Read Beta Planet: Rise Online

Authors: Dayton Grey

Tags: #Fiction

Beta Planet: Rise (5 page)

They continued walking along the street as the haunting glow of one ORB faded behind them and another one appeared ahead of them. The rubble of former buildings lay on both sides of them, as they continued down the street. Even though all the buildings were destroyed, either partially or completely, Geon noticed the rubble and building remainders began to be larger and taller as they made their way into the city. After some time, they finally saw a few other people, walking about with their heads down in quick and hurried paces. Everyone seemed to be in a rush to be somewhere.

Allea noticed Geon looking at them and said, “It’s not recommended for people to spend too much time outdoors. It’s safer inside, really.” Geon nodded in understanding. Suddenly, a small vehicle drove through the intersection ahead of them, with a high-pitched hum. It reminded Geon of a car but was much smaller and rounder. There were no visible wheels however, and the top was domed like an egg, and clear on the front half.

“What is
that
?”

“That’s a PMV, G. A personal mobility vehicle. You won’t see many of those as it takes a lot of credits to own one.”

“I’m saving up for one!” Kumuki exclaimed with excitement, looking at the vehicle in admiration.

“Are you now?” Sabien replied with a snort. “I’m sure you’ll really enjoy it when you finally can afford it… when you’re around a hundred years old!”

Kumuki shook his head and began punching buttons on his LifeCuff, checking his credits to see how much he currently had.

“The PMV works with a low gravity propulsion system… like a hovercraft,” said Allea. Since so much of the city is now covered in water, it needs to be able to move easily on both land and water. But enough about that. Here is how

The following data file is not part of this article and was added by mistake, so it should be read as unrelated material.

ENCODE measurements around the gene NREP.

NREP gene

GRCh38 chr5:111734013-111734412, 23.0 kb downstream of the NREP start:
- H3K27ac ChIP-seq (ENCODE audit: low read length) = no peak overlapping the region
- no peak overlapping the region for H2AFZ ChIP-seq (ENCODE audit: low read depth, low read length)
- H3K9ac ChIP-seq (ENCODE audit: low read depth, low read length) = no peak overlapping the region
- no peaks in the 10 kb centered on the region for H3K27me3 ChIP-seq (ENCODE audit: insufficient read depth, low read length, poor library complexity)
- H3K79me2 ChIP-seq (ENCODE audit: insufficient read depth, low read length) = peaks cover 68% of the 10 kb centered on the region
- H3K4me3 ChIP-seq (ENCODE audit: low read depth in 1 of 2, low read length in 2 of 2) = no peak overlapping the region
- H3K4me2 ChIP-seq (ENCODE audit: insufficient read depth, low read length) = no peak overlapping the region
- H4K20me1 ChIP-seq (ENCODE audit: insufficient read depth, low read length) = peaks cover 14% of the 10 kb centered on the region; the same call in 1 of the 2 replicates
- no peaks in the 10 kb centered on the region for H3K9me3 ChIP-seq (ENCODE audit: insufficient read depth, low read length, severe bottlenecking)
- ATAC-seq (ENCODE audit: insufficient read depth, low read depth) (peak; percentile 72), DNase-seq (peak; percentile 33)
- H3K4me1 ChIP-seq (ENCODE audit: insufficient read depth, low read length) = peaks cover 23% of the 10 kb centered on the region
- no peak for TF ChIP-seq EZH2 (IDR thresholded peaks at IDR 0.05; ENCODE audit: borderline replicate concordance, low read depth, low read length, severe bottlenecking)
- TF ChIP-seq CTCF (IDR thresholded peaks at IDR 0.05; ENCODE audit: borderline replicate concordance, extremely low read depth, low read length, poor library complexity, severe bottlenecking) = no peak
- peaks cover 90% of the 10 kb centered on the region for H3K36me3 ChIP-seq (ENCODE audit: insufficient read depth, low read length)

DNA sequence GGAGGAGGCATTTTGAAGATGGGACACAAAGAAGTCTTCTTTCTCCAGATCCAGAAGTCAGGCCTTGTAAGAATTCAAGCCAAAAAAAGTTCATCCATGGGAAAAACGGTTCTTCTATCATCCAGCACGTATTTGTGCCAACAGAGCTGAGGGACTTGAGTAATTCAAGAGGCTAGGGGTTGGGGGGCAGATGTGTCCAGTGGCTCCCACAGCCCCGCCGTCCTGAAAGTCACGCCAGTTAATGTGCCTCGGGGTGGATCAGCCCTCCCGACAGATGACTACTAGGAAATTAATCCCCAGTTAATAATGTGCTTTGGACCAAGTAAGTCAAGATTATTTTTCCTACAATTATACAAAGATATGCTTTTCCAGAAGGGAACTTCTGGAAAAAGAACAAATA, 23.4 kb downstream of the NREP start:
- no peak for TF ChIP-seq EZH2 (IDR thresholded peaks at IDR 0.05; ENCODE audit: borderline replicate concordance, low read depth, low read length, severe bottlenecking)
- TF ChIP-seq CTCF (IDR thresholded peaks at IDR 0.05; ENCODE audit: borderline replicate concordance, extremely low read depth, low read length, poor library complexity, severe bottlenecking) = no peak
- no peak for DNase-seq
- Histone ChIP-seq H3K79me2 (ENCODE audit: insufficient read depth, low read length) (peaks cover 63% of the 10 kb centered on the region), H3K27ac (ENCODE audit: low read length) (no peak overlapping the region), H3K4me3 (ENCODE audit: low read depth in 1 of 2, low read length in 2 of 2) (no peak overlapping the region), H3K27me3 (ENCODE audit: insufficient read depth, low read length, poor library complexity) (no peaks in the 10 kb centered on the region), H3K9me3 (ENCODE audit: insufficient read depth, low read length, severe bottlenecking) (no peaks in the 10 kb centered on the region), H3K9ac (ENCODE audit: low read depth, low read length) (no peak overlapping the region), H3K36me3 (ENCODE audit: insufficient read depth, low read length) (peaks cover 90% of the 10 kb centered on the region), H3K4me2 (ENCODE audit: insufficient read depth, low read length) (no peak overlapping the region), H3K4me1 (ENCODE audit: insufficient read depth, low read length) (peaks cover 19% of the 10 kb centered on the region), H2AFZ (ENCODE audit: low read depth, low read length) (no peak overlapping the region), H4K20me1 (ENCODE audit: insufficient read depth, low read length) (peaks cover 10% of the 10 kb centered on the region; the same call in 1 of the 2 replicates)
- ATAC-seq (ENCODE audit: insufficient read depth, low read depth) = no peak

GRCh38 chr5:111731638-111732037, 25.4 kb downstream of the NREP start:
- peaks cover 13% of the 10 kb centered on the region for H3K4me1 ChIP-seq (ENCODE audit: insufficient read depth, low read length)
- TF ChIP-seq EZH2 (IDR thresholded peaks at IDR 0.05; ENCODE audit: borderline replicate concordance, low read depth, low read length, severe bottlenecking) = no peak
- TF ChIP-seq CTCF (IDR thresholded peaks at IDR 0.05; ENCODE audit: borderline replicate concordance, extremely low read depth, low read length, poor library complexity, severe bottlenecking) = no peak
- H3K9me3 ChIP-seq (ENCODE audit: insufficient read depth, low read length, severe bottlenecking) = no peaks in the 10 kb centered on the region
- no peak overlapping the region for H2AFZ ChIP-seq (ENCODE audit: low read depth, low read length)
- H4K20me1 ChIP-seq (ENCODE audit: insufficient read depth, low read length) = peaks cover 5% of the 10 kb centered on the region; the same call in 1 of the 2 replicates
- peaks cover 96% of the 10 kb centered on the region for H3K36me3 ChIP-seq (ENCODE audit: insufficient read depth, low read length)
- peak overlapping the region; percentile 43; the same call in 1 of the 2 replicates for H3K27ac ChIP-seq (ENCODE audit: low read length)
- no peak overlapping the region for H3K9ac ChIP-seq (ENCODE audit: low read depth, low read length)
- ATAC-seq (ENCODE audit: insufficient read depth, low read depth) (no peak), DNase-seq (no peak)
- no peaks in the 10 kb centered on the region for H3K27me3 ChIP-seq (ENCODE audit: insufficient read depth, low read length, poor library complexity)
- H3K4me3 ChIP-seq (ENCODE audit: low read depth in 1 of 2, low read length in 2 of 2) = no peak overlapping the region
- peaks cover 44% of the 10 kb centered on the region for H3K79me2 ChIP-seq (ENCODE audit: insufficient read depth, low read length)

we
travel.” She smiled at Geon as they turned right at the corner and a large structure came into view in the sky above them.

“That’s how we get from one sector to the next, G,” Allea said pointing upward. “It’s called the Glidewing, but most people call it the L-RUD.”

Geon looked up at the structure, which looked like a platform in the sky. People scurried about on it and in the streets below it. He noticed some sort of escalator system winding up to the main landing area, and next to it was the Glidewing. It looked similar to the subway cars that he remembered, with separated sections, except that it was hanging suspended in the air from a very thick cable. The cable passed through a long catch on the top of each car and it appeared that there were also two smaller cables attached to the main cable, which divided in different directions and led to the top of two long, thick poles in the ground some distance away.

“How does it work?”